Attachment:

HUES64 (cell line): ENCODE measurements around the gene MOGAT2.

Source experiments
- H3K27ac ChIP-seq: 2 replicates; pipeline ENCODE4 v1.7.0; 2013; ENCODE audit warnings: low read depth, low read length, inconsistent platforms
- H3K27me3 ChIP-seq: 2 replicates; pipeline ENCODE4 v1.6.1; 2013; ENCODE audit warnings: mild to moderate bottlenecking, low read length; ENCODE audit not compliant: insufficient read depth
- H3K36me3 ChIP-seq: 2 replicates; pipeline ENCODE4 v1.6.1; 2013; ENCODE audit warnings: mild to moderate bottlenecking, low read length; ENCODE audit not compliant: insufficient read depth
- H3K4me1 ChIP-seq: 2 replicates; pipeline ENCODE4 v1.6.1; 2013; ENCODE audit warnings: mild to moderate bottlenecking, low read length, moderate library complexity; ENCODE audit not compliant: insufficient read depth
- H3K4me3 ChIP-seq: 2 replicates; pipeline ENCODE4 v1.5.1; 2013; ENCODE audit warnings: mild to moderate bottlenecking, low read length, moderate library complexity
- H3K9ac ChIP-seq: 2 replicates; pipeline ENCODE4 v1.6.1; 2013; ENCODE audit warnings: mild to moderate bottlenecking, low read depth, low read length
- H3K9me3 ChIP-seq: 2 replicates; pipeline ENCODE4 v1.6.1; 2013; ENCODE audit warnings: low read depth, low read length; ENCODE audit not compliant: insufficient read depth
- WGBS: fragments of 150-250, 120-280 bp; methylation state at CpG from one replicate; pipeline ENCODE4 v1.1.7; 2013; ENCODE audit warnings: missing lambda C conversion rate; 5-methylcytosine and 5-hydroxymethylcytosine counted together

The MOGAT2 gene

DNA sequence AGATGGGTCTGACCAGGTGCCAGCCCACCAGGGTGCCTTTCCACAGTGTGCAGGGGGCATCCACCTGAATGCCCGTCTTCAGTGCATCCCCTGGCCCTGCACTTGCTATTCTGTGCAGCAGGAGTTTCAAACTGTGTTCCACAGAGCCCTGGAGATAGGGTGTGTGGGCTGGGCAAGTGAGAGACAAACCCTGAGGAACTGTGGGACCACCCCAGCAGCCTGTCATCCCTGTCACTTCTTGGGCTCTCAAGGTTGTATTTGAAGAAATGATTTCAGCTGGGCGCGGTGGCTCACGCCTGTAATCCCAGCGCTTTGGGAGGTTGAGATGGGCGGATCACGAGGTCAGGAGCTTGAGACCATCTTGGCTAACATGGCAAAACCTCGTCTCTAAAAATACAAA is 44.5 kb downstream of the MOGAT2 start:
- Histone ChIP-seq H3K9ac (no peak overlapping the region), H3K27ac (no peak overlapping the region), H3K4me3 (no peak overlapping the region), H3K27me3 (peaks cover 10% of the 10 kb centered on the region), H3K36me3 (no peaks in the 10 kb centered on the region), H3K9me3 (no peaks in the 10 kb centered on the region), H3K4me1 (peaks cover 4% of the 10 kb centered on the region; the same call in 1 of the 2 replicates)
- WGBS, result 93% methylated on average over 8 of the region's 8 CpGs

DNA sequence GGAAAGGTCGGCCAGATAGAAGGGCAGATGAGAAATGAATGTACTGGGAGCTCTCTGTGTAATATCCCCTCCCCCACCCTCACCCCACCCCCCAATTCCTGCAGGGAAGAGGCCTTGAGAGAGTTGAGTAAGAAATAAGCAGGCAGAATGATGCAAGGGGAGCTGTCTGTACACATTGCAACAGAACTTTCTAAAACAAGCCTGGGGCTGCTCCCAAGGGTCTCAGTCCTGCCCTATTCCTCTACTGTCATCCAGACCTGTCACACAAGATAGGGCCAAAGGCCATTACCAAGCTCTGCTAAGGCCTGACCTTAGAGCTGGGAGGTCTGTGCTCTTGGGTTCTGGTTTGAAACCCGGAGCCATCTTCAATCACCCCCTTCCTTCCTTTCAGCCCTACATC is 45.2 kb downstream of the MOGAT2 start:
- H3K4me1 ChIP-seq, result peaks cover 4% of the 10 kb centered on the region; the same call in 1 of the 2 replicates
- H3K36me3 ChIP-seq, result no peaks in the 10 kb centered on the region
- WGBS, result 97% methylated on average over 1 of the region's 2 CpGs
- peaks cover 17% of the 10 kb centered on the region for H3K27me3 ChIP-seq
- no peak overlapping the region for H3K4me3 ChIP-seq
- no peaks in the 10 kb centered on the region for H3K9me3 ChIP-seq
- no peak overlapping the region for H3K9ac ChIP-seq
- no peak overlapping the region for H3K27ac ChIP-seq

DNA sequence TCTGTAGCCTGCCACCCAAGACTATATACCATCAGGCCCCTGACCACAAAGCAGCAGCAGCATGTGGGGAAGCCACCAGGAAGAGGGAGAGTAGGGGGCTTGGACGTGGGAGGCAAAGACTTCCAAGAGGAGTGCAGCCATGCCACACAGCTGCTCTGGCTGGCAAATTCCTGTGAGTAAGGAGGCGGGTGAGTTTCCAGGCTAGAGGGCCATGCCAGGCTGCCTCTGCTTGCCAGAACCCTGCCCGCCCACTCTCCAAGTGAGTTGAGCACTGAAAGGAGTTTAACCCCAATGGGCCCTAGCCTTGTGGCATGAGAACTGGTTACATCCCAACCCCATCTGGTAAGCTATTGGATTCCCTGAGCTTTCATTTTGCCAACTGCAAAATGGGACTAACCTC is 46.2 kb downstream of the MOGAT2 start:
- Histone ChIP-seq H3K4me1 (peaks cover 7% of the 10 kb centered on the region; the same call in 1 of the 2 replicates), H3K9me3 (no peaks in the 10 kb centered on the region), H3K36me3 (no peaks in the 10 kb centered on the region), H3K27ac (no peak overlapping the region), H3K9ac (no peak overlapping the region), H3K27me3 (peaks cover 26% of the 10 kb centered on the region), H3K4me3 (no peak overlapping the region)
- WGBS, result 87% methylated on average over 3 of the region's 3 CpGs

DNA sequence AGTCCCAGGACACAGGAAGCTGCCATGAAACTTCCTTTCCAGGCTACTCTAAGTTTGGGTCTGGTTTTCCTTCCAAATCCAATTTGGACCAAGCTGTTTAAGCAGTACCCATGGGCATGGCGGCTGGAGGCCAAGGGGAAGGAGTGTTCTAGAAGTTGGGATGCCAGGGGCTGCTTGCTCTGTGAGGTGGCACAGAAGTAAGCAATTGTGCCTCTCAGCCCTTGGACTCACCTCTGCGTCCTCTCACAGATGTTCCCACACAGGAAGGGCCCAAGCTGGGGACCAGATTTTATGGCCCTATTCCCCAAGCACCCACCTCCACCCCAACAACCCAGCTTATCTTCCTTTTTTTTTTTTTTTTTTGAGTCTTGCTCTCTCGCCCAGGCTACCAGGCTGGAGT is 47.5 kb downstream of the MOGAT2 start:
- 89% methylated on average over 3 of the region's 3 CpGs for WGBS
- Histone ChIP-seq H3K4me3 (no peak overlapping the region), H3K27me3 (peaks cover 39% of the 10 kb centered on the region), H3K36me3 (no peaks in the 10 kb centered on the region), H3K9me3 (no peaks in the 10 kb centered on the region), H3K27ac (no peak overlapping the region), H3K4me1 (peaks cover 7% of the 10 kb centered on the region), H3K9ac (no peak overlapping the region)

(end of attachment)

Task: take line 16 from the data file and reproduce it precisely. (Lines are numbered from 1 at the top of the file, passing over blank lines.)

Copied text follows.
- H3K4me1 ChIP-seq, result peaks cover 4% of the 10 kb centered on the region; the same call in 1 of the 2 replicates